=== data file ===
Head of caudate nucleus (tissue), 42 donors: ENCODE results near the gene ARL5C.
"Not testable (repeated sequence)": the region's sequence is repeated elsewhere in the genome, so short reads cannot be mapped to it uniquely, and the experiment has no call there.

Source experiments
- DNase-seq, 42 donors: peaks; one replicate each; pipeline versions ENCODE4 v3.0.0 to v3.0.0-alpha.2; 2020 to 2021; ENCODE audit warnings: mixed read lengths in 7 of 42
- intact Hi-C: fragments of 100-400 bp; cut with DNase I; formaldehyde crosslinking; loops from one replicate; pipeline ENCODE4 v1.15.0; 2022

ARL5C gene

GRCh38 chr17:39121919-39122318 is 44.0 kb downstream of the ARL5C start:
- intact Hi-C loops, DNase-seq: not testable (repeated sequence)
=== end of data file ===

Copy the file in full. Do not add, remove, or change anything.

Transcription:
Head of caudate nucleus (tissue), 42 donors: ENCODE results near the gene ARL5C.
"Not testable (repeated sequence)": the region's sequence is repeated elsewhere in the genome, so short reads cannot be mapped to it uniquely, and the experiment has no call there.

Source experiments
- DNase-seq, 42 donors: peaks; one replicate each; pipeline versions ENCODE4 v3.0.0 to v3.0.0-alpha.2; 2020 to 2021; ENCODE audit warnings: mixed read lengths in 7 of 42
- intact Hi-C: fragments of 100-400 bp; cut with DNase I; formaldehyde crosslinking; loops from one replicate; pipeline ENCODE4 v1.15.0; 2022

ARL5C gene

GRCh38 chr17:39121919-39122318 is 44.0 kb downstream of the ARL5C start:
- intact Hi-C loops, DNase-seq: not testable (repeated sequence)